Reflecting back on this, I realize that I was, at that point,  a customer.  I had paid some money, and had some expectations of getting some tangible benefits in return. Although I was technically a member of the association, I really didn’t have much of a sense of belonging to anything.

A number of years later, a colleague/mentor of mine asked me to get involved with one of the volunteer boards at the association. As a result, from time to time I got to fly across the country, meet with the staff at the association’s headquarters, meet with the other members of the board, and, of course, actually get involved in trying to plan out some aspects of the association’s future.

And so, I transformed from a customer into a member! I felt like I actually belonged to something, and that I was helping to build it and make it better.

I believe that the source of the transformation was this sense of belonging. And I think that the basis for feeling that you belong is interacting with people, getting a sense of who they are, reaching out and helping someone in need, and in turn, find helping when it is needed. The root of belonging is community. Associations need to use whatever tools they can to create opportunities for members to meet, interact, share, and collaborate, both in person and through technology because it will help turn customers into members.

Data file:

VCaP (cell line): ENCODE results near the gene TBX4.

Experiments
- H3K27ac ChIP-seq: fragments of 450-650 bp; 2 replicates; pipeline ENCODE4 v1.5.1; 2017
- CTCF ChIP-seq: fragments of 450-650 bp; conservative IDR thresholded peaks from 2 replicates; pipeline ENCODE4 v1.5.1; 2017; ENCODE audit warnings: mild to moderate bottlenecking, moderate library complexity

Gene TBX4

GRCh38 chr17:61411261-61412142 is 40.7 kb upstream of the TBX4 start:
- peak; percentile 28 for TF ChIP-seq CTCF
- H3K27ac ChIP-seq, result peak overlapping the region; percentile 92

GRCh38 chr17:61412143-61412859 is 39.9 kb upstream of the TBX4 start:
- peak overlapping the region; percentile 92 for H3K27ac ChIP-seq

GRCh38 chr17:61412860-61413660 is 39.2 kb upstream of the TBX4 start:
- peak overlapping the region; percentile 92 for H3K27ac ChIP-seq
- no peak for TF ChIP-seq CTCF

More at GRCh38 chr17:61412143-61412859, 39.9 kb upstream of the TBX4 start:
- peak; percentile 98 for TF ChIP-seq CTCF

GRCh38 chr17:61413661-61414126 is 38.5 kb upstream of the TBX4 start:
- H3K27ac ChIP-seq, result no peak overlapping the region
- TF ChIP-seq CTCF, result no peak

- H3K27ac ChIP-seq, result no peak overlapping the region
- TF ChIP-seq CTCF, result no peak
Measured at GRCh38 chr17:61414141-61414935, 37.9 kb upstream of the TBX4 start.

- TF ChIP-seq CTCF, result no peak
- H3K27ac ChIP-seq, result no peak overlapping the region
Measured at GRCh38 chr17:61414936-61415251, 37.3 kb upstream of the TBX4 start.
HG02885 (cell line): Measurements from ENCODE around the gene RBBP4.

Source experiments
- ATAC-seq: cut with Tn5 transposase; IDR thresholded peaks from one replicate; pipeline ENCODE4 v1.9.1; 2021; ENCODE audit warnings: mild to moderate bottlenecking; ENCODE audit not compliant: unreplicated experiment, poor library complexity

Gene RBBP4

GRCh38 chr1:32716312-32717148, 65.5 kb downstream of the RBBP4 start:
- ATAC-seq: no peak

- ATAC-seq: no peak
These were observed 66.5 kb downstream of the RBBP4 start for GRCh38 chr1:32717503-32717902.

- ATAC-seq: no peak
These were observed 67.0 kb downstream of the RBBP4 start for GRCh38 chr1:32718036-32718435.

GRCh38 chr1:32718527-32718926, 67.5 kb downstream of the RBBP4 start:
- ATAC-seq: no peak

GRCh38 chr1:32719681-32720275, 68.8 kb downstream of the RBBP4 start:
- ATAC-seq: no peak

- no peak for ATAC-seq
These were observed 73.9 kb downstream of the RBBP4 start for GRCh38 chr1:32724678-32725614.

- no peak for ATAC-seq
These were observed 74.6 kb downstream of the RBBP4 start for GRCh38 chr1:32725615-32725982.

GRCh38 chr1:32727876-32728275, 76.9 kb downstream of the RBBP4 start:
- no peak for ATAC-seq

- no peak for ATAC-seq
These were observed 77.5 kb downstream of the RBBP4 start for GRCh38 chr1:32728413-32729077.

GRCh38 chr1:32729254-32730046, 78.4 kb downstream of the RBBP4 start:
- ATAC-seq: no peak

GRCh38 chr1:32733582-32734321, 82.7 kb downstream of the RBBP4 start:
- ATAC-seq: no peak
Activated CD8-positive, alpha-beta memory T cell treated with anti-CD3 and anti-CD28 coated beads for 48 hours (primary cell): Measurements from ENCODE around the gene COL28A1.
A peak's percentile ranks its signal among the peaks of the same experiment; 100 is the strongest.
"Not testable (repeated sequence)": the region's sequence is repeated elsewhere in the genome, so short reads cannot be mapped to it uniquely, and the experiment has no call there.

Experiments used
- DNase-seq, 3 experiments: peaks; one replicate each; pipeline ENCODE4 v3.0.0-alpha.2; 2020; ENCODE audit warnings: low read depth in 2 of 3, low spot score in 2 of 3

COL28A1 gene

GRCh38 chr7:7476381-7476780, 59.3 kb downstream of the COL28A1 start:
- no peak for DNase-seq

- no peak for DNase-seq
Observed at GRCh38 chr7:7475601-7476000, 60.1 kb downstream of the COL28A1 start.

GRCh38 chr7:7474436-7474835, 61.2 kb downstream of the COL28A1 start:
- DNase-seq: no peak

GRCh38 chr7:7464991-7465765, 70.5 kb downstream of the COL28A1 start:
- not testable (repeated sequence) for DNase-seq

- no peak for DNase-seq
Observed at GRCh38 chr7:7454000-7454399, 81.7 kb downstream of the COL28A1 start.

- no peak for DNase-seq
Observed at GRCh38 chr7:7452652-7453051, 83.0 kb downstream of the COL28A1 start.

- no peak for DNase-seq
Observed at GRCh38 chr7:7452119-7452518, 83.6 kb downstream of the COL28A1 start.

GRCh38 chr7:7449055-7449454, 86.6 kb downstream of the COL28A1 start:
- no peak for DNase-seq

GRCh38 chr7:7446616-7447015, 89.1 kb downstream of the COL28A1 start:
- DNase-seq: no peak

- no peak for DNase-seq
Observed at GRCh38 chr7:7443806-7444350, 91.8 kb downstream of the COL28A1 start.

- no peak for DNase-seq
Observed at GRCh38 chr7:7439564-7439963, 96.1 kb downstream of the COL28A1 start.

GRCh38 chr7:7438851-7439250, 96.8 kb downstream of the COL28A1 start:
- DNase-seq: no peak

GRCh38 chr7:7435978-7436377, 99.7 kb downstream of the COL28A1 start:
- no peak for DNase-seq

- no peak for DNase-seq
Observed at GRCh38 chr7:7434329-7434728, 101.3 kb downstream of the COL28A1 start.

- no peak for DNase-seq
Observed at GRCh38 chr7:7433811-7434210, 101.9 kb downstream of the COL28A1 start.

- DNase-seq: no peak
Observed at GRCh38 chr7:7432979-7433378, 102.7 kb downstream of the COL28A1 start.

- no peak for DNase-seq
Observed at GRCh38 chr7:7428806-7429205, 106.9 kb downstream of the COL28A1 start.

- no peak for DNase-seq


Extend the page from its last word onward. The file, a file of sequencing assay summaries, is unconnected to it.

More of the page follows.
At AssociCom, we’re passionate about online communities and we’d love to help you build a vibrant online community at your association. Have a look at our website to learn more about AssociCom, or even set up a free trial to see how an online community could work for your association.

Stay in Touch

8 Sep

I was working on my laptop between sessions at the recent WA-ACTE conference near Seattle when I overheard a nearby conversation:

– Did you hear the keynote speech?
– Yes, it was excellent. I wish I could get a copy of that presentation.

My ears perked up because we had just the solution.